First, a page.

Wind your clocks back, kids, to the days where the Golden Age of video games was just dawning over the horizon.  Children still played outside (no, really!) and boys had their toys.  Specifically, G.I. Joes or Transformers – typically both.  These toys weren’t overly expensive at a few dollars per Joe or anywhere from $5 to over $40 depending on your chosen Transformer.  Although, there was a catch, oh yes, there was.  Somewhere along the way, someone made the realization that if you release them as one part of a set, then you have an inherent hook built into the toys, which will naturally drive sales.  This had a bit of traction with G.I. Joes, though most of their “sets” were merely palette swaps of already established toys, but where Hasbro really stuck it to parents everywhere was with the Transformers toy line.  They started with the broad brush of Autobots and Decepticons.  Good vs. Evil, ok, cool, we get it.  Next, Dinobots.  Oh! What a novel approach (for the time), introducing the idea of subgroups to everyone’s favorite robots in disguise.  So, Dinobots, five of ‘em.  They raked in at least $15 for a Dinobot, multiplied by the number of Dinobots, with most kids having at least 2 thanks to the aforementioned hook. Easy math.  After that, the three Insecticons were introduced.  Same method applied.  Dollars started to roll in as the “gotta catch them all” psychology was implemented in full swing.  Then, Hasbro, realizing this strategy worked, declared open war upon the pocketbooks of families everywhere by upping the ante.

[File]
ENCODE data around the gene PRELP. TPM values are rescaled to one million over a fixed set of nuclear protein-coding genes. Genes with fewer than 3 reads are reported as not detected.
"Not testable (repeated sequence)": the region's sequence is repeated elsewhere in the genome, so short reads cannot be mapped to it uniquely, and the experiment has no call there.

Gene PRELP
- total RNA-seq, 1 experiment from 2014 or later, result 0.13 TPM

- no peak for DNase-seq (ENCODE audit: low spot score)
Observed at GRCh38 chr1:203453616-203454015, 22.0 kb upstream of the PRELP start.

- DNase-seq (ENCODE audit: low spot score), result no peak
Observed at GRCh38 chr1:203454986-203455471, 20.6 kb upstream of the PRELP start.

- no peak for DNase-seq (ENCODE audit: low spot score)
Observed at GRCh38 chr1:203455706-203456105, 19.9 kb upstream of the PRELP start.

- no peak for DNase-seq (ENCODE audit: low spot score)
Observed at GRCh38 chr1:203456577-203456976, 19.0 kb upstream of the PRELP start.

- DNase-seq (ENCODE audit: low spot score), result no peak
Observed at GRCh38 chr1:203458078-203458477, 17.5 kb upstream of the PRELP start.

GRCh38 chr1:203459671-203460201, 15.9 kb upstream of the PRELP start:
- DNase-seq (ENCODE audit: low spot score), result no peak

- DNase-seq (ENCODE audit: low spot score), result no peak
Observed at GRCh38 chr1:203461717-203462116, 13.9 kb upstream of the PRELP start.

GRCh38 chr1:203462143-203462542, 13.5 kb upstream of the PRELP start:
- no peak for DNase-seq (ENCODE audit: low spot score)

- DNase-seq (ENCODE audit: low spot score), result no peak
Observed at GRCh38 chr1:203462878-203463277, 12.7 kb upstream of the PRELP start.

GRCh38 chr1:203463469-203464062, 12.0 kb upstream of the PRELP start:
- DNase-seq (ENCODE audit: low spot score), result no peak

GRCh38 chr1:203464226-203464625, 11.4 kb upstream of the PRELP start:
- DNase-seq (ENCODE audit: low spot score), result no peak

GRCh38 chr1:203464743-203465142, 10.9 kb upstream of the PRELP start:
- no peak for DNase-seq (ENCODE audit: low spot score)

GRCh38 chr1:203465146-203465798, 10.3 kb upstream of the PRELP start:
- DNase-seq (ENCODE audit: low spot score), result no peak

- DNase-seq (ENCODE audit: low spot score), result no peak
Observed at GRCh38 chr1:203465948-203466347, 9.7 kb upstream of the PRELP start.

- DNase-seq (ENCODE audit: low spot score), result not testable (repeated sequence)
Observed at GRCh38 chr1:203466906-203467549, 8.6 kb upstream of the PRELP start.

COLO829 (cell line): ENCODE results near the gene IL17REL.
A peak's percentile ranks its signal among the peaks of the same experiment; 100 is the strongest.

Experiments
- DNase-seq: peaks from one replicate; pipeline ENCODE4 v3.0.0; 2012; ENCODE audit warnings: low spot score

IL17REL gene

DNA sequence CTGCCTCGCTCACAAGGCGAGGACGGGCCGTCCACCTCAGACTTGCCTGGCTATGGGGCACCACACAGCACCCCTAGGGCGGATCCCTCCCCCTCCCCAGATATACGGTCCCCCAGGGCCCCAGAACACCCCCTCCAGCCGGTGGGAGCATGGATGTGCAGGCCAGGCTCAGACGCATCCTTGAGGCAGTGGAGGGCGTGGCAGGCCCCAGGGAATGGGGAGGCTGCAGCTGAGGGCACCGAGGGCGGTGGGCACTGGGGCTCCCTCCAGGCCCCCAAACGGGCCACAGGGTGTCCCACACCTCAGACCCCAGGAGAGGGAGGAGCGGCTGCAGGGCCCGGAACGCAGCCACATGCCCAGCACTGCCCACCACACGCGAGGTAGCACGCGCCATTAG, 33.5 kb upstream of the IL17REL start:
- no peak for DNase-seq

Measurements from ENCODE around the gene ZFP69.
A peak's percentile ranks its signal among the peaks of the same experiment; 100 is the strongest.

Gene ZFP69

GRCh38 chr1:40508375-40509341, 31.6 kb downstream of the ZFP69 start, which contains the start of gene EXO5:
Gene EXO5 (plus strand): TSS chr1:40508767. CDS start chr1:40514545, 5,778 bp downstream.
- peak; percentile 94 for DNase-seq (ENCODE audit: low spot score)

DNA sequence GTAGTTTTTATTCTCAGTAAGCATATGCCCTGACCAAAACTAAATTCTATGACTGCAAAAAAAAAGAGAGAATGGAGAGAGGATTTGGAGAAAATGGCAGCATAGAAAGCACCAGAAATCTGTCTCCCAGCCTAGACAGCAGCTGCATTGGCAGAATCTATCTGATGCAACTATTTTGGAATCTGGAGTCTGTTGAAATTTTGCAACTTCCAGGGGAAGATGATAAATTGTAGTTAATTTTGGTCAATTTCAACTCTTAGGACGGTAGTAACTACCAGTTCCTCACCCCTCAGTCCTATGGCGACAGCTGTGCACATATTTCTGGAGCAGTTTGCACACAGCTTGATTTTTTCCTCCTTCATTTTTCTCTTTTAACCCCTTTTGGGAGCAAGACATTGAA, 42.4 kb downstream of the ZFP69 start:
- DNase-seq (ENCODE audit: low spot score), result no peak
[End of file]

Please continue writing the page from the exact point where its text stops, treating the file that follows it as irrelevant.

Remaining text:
Bigger is better, yes?  So let’s make some big robots in the form of the Combiners, establish them as badasses in the canon, and hit the markets!  And the master stroke?  The only way to get these giant robots is by buying all five of the toys that they’re comprised of.  So, you’re looking at spending roughly $30-$35 (in late 80s dollars).  Otherwise, no big robot; and why the hell wouldn’t you get all of the components?  What would be the point?  So, as soon as they’ve hooked a kid for one, it’s an even-money bet they’ll get them for the next four.  Those magnificently greedy bastards.  Caveat Emptor.  If there’s a more bald-faced way to force consumers to pay up for the full experience, I don’t know what it is.